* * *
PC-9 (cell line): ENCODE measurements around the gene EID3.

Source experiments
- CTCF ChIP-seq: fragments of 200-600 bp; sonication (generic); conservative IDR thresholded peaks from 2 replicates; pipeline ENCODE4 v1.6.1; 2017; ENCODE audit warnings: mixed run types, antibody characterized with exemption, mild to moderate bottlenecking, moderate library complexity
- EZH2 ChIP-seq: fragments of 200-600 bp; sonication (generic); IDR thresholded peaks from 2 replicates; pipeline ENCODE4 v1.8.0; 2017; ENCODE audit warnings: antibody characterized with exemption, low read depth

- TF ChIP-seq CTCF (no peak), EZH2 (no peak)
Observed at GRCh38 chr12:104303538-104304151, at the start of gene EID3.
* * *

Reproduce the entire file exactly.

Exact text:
PC-9 (cell line): ENCODE measurements around the gene EID3.

Source experiments
- CTCF ChIP-seq: fragments of 200-600 bp; sonication (generic); conservative IDR thresholded peaks from 2 replicates; pipeline ENCODE4 v1.6.1; 2017; ENCODE audit warnings: mixed run types, antibody characterized with exemption, mild to moderate bottlenecking, moderate library complexity
- EZH2 ChIP-seq: fragments of 200-600 bp; sonication (generic); IDR thresholded peaks from 2 replicates; pipeline ENCODE4 v1.8.0; 2017; ENCODE audit warnings: antibody characterized with exemption, low read depth

- TF ChIP-seq CTCF (no peak), EZH2 (no peak)
Observed at GRCh38 chr12:104303538-104304151, at the start of gene EID3.